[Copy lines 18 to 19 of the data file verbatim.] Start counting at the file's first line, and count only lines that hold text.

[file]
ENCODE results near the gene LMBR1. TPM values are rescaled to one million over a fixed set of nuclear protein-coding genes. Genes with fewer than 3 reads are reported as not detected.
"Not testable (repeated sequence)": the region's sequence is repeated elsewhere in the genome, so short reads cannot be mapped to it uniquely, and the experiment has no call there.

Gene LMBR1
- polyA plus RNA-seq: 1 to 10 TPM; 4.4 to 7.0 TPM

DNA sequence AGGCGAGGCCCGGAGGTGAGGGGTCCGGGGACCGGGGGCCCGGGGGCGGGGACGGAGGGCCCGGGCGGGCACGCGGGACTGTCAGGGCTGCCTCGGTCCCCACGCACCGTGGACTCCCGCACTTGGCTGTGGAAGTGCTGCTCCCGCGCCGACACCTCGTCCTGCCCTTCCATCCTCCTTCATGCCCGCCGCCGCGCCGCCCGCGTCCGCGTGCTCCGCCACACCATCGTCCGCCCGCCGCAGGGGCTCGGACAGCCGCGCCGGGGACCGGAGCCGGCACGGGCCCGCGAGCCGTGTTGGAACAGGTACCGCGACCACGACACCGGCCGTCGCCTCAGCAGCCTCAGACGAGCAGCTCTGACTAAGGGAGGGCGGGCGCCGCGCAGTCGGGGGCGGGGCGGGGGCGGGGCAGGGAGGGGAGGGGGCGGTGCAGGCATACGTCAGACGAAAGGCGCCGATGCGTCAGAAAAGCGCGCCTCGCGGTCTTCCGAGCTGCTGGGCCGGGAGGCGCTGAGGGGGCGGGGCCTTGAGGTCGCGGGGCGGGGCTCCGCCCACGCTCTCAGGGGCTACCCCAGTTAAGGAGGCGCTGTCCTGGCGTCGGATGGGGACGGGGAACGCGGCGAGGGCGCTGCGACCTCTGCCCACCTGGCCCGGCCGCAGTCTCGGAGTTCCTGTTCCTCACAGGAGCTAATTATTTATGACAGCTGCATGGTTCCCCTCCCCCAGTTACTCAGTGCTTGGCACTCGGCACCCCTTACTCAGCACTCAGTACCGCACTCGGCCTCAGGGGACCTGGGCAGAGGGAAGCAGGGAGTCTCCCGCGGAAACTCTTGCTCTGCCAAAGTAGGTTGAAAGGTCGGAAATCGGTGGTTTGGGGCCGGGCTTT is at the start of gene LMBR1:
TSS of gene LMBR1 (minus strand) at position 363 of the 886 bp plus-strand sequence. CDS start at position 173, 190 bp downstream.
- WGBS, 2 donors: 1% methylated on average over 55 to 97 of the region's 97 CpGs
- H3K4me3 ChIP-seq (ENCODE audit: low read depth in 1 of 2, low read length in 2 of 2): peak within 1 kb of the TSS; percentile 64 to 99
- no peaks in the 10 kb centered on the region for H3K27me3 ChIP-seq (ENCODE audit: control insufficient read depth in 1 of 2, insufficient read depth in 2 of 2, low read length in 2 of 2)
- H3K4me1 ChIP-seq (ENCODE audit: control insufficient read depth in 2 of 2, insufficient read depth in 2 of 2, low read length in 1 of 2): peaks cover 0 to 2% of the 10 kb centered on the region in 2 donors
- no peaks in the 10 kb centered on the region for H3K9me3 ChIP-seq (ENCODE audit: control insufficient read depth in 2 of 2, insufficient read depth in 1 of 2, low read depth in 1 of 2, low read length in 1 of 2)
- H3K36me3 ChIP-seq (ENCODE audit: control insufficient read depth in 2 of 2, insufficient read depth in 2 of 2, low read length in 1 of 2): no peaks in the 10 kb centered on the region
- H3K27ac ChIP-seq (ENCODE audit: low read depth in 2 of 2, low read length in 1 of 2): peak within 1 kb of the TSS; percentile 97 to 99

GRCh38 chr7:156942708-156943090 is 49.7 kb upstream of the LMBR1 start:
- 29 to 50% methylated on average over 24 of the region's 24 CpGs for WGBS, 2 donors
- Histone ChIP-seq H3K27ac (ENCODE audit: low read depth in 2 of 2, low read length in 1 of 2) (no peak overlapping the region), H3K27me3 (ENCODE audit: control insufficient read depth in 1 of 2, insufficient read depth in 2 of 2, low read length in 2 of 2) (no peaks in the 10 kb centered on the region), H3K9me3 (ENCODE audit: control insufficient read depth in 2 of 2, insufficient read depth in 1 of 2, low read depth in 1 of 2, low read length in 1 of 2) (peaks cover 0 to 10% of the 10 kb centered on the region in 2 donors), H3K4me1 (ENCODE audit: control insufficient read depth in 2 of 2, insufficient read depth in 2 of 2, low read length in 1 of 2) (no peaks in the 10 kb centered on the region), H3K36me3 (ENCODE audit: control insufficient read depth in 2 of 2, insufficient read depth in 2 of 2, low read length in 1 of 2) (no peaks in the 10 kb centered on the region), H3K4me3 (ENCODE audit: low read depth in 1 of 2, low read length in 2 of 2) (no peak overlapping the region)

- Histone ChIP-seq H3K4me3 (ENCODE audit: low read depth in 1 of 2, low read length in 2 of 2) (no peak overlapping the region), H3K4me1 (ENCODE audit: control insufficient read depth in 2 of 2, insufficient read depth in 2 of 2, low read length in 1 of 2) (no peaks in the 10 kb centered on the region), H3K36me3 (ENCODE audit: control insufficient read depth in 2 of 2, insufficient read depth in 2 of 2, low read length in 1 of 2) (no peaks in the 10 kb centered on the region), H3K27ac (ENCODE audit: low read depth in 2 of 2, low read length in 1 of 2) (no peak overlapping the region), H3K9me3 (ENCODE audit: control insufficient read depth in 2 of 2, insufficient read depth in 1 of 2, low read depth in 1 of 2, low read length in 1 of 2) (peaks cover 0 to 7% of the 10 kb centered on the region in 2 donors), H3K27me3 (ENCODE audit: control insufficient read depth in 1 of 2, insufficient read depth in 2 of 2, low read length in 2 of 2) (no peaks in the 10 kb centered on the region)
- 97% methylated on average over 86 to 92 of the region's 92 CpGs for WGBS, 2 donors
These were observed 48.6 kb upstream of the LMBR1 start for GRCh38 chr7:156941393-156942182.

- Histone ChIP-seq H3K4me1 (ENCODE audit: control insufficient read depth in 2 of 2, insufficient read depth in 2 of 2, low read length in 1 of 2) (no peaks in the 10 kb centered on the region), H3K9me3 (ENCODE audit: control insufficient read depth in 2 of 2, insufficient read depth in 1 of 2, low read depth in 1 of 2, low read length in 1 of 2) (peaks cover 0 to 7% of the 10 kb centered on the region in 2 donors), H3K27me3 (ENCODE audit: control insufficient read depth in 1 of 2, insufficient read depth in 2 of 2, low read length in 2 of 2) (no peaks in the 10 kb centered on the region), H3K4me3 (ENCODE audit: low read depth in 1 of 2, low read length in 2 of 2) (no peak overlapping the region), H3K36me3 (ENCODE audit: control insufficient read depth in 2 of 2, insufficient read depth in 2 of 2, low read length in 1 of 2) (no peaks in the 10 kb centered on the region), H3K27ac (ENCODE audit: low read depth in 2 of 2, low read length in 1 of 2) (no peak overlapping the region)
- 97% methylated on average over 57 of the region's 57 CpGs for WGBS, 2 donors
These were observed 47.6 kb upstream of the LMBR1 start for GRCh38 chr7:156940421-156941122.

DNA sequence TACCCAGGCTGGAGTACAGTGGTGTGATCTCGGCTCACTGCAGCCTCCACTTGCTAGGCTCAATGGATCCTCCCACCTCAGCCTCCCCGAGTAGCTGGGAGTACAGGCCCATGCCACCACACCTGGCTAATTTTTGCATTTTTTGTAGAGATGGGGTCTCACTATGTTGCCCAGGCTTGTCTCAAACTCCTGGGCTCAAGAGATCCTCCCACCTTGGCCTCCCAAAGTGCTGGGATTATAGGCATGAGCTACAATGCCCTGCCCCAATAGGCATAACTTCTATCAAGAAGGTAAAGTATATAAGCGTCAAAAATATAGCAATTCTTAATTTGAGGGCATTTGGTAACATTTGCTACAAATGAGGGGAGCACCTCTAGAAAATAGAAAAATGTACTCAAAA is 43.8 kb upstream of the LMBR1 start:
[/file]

- 97% methylated on average over 86 to 92 of the region's 92 CpGs for WGBS, 2 donors
These were observed 48.6 kb upstream of the LMBR1 start for GRCh38 chr7:156941393-156942182.